Expertise in Research and Complementarity
The Madrid team is strongly involved in the study of the physics and chemistry of interstellar matter, in quantum chemical calculations and in laboratory studies of molecular jets. The team provides scientific and instrumental contribution to European ground-based telescopes and ESA/NASA observatories. J.Cernicharo is mission scientist of the Herschel satellite of ESA and J.Martín-Pintado is Co-I of the HIFI instrument for the same satellite. The team has developed several radiative transfer codes that have been used to analyze and interpret data from many telescopes. Prof. J. Cernicharo (JC) has wide experience in the study of interstellar molecules and in astrophysical modelling, J. Martín-Pintado has extensive experience in the study of molecular clouds; J.R. Pardo has been working in the submillimeter domain for several years. The group of quantum chemistry is working on the structure of floppy molecules and on the study of charge transfer in reactions of astrophysical interest. Prof. A. Macias has a large experience in the field of charge transfer in molecular reactions and Dr. M.L. Senent has been working for more than 15 years in the field of molecular quantum calculations. The three teams belong to the Spanish Consejo Superior de Investigaciones Científicas (CSIC) and are working in two departments, Molecular and Infrared Astrophysics and Molecular Physics of the ``Instituto de Estructura de la Materia''.
Expertise in Training and Knowledge Transfer
The team in Madrid has a large interdisciplinary component both in its activities and the background of the involved researchers in the fields of astrophysics, physics, spectroscopy and chemistry. The team has therefore sufficient resources for the training of young researchers and postdocs in several fields. Two Theoretical Chemists, Prof. A. Macías and Dr. M.L.Senent are also members of the Molecular Astrophysical Department. A.M. is an expert in molecular dynamics and collisions and M.L.S performs spectroscopic studies using ab initio methods. The groups study the spectroscopy of non-rigid molecules and organic polycycles; they work on group theory problems for non- rigid molecules and have studied the kinetics and reactivity of systems of pharmacological and biological interest. The group of Prof. Montero (Molecular Physics Department) has been working in recent years on molecular jets and in the determination of molecular collisional rates. Over the past four years, our team has supervised 5 PhD students (3M, 2F), of whom 2 have graduated and 3 are current students. The three groups have also supervised 5 post-docs (4M,1F), of whom three are still under contract.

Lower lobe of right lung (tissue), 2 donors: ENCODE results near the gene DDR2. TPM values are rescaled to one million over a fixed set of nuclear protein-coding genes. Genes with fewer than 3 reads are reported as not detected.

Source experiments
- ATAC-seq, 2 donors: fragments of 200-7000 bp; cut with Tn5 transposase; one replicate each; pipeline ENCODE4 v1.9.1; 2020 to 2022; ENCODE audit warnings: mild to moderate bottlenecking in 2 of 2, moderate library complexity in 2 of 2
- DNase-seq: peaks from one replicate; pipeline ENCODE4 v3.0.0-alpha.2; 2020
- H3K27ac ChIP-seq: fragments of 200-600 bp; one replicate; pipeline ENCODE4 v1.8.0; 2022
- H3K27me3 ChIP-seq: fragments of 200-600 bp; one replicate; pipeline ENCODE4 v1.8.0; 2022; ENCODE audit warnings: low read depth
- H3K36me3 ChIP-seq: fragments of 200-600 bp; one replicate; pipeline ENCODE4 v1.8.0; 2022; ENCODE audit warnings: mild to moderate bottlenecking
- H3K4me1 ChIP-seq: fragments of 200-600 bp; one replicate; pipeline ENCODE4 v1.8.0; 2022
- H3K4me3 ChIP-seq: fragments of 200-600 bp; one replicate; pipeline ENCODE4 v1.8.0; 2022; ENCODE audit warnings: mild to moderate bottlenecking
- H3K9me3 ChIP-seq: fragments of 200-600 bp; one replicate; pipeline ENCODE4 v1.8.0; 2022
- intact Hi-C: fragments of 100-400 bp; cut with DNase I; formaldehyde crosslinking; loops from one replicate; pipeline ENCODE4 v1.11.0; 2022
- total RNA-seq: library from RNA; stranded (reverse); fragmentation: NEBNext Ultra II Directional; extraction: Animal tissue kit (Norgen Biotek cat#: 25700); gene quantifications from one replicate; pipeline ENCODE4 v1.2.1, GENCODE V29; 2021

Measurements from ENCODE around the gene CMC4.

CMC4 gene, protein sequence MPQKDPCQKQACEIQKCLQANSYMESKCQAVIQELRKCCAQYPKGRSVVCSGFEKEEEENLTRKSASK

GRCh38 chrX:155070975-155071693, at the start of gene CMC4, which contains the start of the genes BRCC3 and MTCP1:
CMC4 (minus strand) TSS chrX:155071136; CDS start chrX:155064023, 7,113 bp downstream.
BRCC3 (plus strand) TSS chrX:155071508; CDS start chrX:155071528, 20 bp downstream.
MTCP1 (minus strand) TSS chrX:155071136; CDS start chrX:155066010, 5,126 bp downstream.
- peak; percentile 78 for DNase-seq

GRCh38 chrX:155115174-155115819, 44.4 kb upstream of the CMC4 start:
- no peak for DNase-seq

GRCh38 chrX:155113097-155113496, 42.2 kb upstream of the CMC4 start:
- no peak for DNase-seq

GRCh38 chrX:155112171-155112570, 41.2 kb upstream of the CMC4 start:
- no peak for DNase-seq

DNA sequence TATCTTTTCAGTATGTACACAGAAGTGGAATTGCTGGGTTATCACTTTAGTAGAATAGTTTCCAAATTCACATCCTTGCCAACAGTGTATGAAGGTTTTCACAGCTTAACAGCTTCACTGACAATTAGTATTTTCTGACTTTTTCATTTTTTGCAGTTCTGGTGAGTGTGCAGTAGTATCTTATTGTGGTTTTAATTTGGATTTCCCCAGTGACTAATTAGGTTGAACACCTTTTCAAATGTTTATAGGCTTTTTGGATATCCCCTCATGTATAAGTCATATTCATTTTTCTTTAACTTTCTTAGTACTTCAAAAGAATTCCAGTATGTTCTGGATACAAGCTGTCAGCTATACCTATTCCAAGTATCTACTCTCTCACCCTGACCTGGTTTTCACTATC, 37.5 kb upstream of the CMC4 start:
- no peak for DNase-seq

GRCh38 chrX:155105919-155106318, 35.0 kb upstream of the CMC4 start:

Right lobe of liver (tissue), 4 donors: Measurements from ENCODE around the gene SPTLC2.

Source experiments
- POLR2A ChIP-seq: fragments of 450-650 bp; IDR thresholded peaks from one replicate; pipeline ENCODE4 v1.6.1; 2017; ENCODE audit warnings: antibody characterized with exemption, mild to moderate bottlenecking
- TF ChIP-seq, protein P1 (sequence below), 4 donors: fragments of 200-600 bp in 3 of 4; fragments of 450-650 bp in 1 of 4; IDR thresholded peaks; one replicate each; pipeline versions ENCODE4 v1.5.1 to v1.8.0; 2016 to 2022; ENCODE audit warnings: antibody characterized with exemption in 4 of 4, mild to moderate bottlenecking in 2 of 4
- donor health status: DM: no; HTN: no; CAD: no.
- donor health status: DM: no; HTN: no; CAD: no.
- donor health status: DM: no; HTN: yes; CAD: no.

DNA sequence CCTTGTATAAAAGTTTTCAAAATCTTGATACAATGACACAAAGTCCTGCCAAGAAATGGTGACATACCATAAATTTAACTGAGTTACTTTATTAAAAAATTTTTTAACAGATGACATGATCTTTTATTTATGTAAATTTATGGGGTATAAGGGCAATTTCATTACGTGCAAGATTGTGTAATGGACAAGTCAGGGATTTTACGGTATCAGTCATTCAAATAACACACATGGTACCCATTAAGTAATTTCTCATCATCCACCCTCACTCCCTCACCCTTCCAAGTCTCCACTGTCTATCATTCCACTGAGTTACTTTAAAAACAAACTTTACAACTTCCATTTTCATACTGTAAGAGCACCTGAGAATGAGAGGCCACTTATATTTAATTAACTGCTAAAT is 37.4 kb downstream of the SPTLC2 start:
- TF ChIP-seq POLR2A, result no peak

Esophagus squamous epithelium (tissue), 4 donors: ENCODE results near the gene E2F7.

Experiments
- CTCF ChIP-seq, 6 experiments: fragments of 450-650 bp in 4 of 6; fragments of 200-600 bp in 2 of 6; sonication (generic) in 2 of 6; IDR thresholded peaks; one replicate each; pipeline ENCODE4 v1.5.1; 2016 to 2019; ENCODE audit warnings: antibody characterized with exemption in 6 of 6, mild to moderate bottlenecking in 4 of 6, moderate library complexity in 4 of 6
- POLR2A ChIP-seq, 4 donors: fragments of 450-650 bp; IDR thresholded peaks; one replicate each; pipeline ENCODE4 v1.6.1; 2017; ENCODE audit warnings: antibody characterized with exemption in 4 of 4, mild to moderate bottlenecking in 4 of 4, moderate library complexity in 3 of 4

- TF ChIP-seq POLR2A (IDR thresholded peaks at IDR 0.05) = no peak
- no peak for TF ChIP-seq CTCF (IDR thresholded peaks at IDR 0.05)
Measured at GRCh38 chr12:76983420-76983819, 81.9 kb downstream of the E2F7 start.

Involvement of Key Scientific Staff.
|J. Cernicharo||Research Professor||M||Molecular Astrophysics,radiative transfer|
|J. Martín-Pintado||Research Professor||M||Molecular Astrophysics,observations|
|A. Macias||Research Professor||M||Charge Transfer in chemical reactions|
|S. Montero||Research Professor||M||Molecular jets/laboratory collisions|
|M.L. Senent||Research Scientist||F||Floppy molecules (ab initio)|
|J.M. Fernández||Research Scientist||M||Molecular jets/laboratory collisions|
|J.R. Pardo||Associated Res. Scientist||M||Millimeter and submillimeter radioastronomy|
|M.B. Maté Naya||Associated Res. Scientist||F||Molecular Jets/laboratory collisions|
1. Infrared Space Observatory's Discovery of CH, CH, and Benzene in CRL 618. J. Cernicharo et al., ApJ Letters, 564, L121-L126 (2001).
2. Far-Infrared OH Fluorescent Emission in Sagittarius B2. J.R. Goicoechea and J. Cernicharo, 2002, ApJ Letters, 576, L77-L80 (2002).